The Historical Reading extensively and critically examines the selected text in order to ascertain the meaning of the text within the historical and cultural framework of the original audience. This approach relates the text to the event that led to the writing. It also relates the text to the broader place in the “Old Testament and the New Testament, and between the Word of God and human existence.” 3 Such an approach facilitates answering several critical questions that arise when reading the focal pericope: 1) What is the content of the teaching on character and transformation of character at that time in history? 2) What is the background for that teaching? 3) How are the issues of character and transformation of character communicated and is there a commonly accepted venue for that communication? This research examines aspects of the community that received the Colossian epistle: 1) Who were the Jews and Gentiles of the Colossae community and what were their lives like? 2) How did they act? 3) What was their conduct from the perspective of a social and cultural background? 4) What was happening in that time and within that community that led to the writing of this paraenetic text at this particular time? According to Wilson, “one of the chief concerns of paraenesis is to furnish an overall conceptual framework in which the author’s behests to think and behave in certain ways make sense in light of the recipient’s situation and experience.”4 The socio-cultural context of the pericope provides the background to the interpretation of the text and the environment in which it is received.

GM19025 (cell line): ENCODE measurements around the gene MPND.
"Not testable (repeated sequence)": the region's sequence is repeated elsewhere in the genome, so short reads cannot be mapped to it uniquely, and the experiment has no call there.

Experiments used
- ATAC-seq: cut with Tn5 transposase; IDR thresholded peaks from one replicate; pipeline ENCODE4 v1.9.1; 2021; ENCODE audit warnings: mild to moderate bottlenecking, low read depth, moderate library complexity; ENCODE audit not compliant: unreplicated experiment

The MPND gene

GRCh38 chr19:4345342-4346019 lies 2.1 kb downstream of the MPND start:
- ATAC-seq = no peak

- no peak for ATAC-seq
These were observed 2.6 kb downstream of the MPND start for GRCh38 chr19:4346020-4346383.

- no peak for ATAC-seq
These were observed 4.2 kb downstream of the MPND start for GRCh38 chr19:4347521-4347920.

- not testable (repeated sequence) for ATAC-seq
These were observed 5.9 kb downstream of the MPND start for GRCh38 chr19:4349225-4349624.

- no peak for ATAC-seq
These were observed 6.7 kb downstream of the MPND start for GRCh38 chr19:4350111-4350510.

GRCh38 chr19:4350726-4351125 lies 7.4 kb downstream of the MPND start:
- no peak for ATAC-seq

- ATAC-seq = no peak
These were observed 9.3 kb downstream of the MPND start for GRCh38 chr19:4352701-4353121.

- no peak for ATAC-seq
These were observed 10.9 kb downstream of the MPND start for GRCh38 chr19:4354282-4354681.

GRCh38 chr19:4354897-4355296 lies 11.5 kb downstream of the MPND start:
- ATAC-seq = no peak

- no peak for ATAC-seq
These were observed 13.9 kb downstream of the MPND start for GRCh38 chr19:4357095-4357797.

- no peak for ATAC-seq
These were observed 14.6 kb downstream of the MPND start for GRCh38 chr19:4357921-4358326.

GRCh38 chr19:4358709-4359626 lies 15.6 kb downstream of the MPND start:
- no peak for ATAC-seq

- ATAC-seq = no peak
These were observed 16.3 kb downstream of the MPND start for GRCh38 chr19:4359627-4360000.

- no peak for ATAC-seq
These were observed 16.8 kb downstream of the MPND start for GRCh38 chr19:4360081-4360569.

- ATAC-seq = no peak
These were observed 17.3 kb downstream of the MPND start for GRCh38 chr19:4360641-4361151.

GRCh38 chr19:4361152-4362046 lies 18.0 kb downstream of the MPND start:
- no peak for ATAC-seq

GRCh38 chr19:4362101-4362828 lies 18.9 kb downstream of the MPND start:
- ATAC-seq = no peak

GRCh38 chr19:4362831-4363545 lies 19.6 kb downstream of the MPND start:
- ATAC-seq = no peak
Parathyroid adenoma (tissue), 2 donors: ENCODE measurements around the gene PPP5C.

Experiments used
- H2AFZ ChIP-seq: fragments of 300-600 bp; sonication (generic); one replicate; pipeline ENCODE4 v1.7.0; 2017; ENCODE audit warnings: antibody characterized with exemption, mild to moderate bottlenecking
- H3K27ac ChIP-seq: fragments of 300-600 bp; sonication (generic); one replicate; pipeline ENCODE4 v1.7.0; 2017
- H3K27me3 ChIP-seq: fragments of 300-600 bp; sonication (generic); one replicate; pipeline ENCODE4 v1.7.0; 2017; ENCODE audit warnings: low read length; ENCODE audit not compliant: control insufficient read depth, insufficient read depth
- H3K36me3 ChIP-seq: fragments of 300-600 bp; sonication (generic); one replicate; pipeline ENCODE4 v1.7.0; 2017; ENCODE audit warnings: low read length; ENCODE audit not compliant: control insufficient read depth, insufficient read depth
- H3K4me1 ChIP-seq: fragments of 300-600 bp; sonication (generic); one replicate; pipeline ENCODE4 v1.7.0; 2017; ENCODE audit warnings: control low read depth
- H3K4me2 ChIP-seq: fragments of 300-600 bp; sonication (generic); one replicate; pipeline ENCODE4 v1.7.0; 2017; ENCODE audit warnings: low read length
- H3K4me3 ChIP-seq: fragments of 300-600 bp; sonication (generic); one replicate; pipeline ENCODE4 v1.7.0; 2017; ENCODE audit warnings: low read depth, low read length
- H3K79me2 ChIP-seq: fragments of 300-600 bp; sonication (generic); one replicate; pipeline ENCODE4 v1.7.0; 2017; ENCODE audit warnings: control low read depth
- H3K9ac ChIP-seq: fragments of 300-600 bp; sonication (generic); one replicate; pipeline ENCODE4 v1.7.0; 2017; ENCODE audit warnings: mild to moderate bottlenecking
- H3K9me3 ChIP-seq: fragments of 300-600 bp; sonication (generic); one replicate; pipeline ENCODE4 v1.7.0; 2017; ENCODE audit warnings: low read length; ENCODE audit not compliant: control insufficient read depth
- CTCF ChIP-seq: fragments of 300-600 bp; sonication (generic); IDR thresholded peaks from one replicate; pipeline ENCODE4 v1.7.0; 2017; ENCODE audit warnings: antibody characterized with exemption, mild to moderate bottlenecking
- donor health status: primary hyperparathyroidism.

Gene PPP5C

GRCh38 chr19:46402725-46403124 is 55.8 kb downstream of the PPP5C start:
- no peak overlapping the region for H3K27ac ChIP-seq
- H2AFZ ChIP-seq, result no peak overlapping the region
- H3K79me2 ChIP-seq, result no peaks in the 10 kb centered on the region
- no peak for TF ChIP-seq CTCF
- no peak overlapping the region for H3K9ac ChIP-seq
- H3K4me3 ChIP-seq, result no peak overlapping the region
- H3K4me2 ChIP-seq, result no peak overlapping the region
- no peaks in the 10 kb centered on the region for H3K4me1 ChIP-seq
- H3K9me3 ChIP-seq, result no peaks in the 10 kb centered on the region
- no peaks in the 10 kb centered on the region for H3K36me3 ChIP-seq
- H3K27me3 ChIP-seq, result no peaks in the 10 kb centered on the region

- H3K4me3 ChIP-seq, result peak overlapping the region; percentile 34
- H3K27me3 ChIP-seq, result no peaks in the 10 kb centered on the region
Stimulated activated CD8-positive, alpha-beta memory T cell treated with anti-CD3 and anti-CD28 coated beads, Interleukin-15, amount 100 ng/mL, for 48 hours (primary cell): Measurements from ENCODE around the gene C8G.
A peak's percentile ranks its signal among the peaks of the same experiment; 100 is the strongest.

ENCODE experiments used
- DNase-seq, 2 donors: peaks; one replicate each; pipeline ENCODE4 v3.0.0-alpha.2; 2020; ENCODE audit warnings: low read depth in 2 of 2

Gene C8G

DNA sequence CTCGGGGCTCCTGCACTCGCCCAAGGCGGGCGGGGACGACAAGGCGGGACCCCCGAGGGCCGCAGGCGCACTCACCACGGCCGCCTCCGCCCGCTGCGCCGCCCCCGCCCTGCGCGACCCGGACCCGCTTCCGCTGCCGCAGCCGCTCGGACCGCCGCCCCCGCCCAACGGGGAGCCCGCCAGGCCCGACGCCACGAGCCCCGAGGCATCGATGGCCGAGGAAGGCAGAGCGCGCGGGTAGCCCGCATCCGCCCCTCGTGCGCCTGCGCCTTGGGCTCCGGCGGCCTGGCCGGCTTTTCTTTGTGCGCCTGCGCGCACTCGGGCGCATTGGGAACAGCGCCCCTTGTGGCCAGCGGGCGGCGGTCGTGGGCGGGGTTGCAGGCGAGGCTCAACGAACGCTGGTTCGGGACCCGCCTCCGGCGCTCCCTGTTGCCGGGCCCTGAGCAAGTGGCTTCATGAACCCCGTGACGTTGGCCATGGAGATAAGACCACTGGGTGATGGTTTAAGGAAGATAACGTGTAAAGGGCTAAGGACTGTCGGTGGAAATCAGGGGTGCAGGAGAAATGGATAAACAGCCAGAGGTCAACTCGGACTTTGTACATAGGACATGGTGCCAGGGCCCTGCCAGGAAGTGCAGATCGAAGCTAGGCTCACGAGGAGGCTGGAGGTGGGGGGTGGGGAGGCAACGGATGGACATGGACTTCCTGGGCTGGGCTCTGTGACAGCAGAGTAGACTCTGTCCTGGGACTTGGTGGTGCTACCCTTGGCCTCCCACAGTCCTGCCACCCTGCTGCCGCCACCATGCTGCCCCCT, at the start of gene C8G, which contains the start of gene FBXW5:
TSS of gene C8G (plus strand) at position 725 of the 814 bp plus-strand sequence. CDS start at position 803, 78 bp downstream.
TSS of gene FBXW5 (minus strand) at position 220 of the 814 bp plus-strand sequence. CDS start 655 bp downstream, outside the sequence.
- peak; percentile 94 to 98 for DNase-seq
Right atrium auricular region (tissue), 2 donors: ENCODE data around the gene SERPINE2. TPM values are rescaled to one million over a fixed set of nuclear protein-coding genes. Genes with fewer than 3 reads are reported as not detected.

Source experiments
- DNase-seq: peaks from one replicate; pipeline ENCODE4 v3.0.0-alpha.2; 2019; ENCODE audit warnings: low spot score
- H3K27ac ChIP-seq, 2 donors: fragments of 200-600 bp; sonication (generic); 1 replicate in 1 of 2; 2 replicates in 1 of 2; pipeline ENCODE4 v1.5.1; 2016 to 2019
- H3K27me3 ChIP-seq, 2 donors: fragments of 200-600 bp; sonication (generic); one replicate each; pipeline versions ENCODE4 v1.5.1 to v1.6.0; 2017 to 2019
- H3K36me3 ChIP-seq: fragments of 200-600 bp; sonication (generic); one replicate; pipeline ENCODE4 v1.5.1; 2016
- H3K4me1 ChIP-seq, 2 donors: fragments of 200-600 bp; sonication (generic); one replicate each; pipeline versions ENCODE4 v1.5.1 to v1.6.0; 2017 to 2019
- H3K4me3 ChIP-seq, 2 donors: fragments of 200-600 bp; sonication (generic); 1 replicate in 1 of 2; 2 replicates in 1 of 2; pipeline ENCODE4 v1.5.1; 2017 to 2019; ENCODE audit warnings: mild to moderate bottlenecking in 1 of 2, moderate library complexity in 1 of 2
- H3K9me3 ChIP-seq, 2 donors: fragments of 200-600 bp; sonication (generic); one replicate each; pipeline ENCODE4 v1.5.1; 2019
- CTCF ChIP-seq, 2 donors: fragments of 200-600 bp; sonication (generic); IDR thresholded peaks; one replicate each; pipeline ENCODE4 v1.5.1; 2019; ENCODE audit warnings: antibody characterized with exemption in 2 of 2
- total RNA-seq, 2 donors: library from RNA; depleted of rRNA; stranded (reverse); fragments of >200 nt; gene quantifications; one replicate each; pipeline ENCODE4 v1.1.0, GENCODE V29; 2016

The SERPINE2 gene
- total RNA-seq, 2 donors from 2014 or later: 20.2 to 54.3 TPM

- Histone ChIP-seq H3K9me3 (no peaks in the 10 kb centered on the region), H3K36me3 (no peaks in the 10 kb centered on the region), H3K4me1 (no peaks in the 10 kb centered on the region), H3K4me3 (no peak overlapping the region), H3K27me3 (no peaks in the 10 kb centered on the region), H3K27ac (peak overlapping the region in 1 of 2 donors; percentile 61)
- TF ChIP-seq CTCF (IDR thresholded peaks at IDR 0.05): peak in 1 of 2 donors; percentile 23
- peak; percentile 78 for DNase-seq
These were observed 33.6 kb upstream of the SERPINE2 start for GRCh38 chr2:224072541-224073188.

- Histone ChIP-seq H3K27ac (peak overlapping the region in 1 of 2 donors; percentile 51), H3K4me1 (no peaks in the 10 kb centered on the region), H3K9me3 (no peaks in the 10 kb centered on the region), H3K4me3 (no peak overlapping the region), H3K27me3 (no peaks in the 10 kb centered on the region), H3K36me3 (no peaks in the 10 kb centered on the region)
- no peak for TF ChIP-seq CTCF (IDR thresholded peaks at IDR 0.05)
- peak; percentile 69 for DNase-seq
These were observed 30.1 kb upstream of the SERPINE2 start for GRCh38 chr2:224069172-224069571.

This research investigates the theme of transformation of character within the methodological framework of historical reading. In the timeframe surrounding the Colossian epistle, what are the prevailing thoughts and attitudes towards character and the potential for character transformation? If transformation was deemed possible, how did such a change occur and what are the factors that contribute to such a process? Is there any cohesion and congruence with the way character transformation is expressed within the pervading culture and the manner in which such a transformation is presented within the focal pericope? A process of interpretation and actualization is applied to the focal text using appropriately selected principles outlined by Egger. This application is undertaken in order to achieve a reading of the text that is accurate to the intent of the author and those who would interact with the text.

Textual Reading

The Inner Textual Reading5

The inner textual reading focuses on issues emanating out of the selected pericope related to the language chosen to communicate the intended message. This research analyzes the inner textual composition of the passage and its inter-textual correlation to other texts based on a linguistic, semantic, and structural analysis. The rhetoric utilized in the passage is examined as well as various stylistic features that enable a reliable hermeneutic of the pericope.6 A central part of the exegesis is the use of discourse analysis of the Greek text. The discourse analysis allows for a thorough examination of the structure of the discourse and brings understanding to semantic choices made by the writer. In this regard, this research reflects and expands upon work done by Christopher, Van der Watt, Porter and Reed, and Callow.7
As part of the exegesis, the pericope is examined for any textual variants that exist. These variants are evaluated based on the significance of interpretive meaning and historical reliability. Key to this analysis is the utilization of the Greek text in conjunction with relevant existing manuscripts.

The Intertextual Reading